THE PITCH: Batman vs. The Joker. You know who they are, so there you go, that’s the pitch.
HOW WAS IT? You know what? It’s actually been a really, really long time since a knock-down, drag out fight between the Clown Prince of Crime, and The Dark Knight… And Tony Daniel delivers, both in the story, and the art. If you’re a fan of Batman, then you’ll be happy to know that Detective is in good hands.
There’s certainly a fair amount of expectation going into this issue, beyond all the attention being paid to DC’s 52 new comics. Tony Daniel has had a moderately liked, but not loved run on Batman (the title, and the character). Scott Snyder’s run on Detective Comics that preceded this, however, was one of the most critically acclaimed runs on the character in years, justly calling comparisons to The Long Halloween and even Batman: Year One. And beyond all that, Detective Comics IS DC Comics. When you’re presenting a new number one issue, it better be damn good.
Like I said, though, it is damn good. Daniel, clearly aware of the pressure to deliver, has, in spades. He’s upped his game on the art end, delivering exciting, clean action sequences. And his writing is tight, and the mystery a fun one that rewards a second reading. Plus, probably the most shockingly gory last page you’ll see all month… Once you see it, you can’t unsee it, and it makes number two a must buy. So kudos to that.
Daniel also makes a laudable effort to honor current Batman continuity – Batman is one of the few lines that wasn’t fully rebooted – while also adding in elements from the movies. In particular, the Gotham PD is more strom-trooper-ish, and attacking Bats whenever they can; clear shades of the end of The Dark Knight. In fact, across the board, this plays like the old Star Wars comic published by Marvel, which would advance character and plot points, while integrating plots from the movies as they came out. I’m curious to see if the same thing will happen when The Dark Knight Rises comes out… If so, it’s a smart move on DC’s part that (hopefully) won’t alienate comic book readers, while allowing an easy entry point for the much larger movie audience.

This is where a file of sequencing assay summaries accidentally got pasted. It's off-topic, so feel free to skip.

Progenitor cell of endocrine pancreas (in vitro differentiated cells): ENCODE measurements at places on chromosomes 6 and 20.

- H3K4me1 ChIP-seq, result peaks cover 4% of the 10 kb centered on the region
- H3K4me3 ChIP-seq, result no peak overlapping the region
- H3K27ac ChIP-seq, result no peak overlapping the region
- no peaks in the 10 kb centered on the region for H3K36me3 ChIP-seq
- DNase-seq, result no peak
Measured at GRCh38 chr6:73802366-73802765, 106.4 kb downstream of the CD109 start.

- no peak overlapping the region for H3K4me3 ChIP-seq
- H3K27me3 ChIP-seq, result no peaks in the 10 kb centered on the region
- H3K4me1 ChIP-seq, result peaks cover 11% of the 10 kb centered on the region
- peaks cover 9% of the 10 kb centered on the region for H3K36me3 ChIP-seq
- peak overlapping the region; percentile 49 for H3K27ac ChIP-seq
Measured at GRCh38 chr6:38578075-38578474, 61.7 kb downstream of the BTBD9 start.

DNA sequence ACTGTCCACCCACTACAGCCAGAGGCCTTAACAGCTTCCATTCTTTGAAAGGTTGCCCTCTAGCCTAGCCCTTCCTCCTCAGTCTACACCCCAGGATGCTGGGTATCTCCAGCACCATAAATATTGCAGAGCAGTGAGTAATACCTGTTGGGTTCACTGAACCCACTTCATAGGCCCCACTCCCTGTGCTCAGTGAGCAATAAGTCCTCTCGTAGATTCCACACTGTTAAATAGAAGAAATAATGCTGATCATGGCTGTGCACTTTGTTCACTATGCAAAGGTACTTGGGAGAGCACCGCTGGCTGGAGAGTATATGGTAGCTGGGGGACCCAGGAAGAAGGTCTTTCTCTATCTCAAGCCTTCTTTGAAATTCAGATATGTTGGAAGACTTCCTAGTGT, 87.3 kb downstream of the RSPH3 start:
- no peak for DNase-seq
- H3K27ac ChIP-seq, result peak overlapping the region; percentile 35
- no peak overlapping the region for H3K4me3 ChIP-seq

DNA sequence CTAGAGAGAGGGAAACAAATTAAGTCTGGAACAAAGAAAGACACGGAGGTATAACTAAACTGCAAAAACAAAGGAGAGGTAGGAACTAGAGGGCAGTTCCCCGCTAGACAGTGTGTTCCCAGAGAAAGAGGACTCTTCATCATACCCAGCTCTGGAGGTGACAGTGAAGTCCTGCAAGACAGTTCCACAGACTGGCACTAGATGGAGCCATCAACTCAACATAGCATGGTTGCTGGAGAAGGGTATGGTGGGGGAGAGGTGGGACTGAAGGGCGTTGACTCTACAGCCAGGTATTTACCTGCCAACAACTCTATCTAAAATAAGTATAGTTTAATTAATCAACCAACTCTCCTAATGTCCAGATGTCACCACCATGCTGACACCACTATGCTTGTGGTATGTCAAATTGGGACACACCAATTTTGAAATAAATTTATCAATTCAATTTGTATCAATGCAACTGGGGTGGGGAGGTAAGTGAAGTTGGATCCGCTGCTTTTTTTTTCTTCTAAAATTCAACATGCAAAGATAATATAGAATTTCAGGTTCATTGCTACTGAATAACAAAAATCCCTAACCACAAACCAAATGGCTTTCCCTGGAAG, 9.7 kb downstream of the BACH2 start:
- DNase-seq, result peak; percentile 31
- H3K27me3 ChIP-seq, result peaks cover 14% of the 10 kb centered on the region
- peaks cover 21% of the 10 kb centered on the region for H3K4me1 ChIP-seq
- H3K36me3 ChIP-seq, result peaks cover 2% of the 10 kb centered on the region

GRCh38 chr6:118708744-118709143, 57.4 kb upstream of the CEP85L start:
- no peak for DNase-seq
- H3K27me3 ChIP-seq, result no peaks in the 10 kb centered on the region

That all said, there is some stiff prose in here. And if you’re looking for a nice clean introduction to who Batman is, and what he’s all about, you’re not going to get it. Granted, I can’t imagine there’s a lot of readers who will say, “Who is this Bat… Man? Does he have bat powers?” and I’m sure DC was thinking the same. But that said, this reads less like a first issue, than a continuation of Daniel’s run. I’m not saying that’s overtly a bad thing, given the circumstances… But it’s not as new reader friendly as it could be.
That all said? It’s a ton of fun to read, and The Joker is as vicious and unstoppable as he’s ever been, reminding us why he’s Batman’s number one villain. There’s also the intro of a new villain here who seems perfectly on par for the usual Gotham villains, and that’s a good thing. I can’t wait to read more.
BEST BIT: The last page, no question.
WORST BIT: Batman’s conversation with the strappingly younger Commissioner Gordon falls a little flat – it’s nothing we haven’t seen a million times before.
EASTER EGGS: There’s a shout out to Catwoman, teasing what’s going to happen in that title. That’s pretty much it.
ACCESSIBLE TO NEW READERS? Assuming you watched The Dark Knight? Sure. If not, you may be wondering who this Bruce Wayne guy they keep referring to is.
WILL YOU BE PICKING UP ISSUE 2? Yup!